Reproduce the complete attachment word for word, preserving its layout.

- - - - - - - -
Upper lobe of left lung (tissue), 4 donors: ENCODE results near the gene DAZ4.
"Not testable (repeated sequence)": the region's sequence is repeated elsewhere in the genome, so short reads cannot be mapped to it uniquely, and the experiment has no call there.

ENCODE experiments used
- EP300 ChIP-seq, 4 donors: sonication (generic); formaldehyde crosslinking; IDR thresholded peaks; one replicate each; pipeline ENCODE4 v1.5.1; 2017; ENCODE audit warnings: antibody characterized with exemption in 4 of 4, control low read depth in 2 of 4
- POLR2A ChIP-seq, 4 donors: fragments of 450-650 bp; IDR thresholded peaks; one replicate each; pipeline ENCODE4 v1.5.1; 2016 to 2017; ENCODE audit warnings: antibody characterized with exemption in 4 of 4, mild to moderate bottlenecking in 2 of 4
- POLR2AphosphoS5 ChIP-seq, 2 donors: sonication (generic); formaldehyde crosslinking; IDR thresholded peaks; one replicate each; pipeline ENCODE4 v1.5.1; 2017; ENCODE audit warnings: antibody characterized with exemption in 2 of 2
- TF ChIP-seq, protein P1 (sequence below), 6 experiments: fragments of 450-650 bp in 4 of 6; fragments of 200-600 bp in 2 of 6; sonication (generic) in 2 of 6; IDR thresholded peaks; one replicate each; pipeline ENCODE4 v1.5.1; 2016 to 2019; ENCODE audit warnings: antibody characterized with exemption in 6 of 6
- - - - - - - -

Upper lobe of left lung (tissue), 4 donors: ENCODE results near the gene DAZ4.
"Not testable (repeated sequence)": the region's sequence is repeated elsewhere in the genome, so short reads cannot be mapped to it uniquely, and the experiment has no call there.

ENCODE experiments used
- EP300 ChIP-seq, 4 donors: sonication (generic); formaldehyde crosslinking; IDR thresholded peaks; one replicate each; pipeline ENCODE4 v1.5.1; 2017; ENCODE audit warnings: antibody characterized with exemption in 4 of 4, control low read depth in 2 of 4
- POLR2A ChIP-seq, 4 donors: fragments of 450-650 bp; IDR thresholded peaks; one replicate each; pipeline ENCODE4 v1.5.1; 2016 to 2017; ENCODE audit warnings: antibody characterized with exemption in 4 of 4, mild to moderate bottlenecking in 2 of 4
- POLR2AphosphoS5 ChIP-seq, 2 donors: sonication (generic); formaldehyde crosslinking; IDR thresholded peaks; one replicate each; pipeline ENCODE4 v1.5.1; 2017; ENCODE audit warnings: antibody characterized with exemption in 2 of 2
- TF ChIP-seq, protein P1 (sequence below), 6 experiments: fragments of 450-650 bp in 4 of 6; fragments of 200-600 bp in 2 of 6; sonication (generic) in 2 of 6; IDR thresholded peaks; one replicate each; pipeline ENCODE4 v1.5.1; 2016 to 2019; ENCODE audit warnings: antibody characterized with exemption in 6 of 6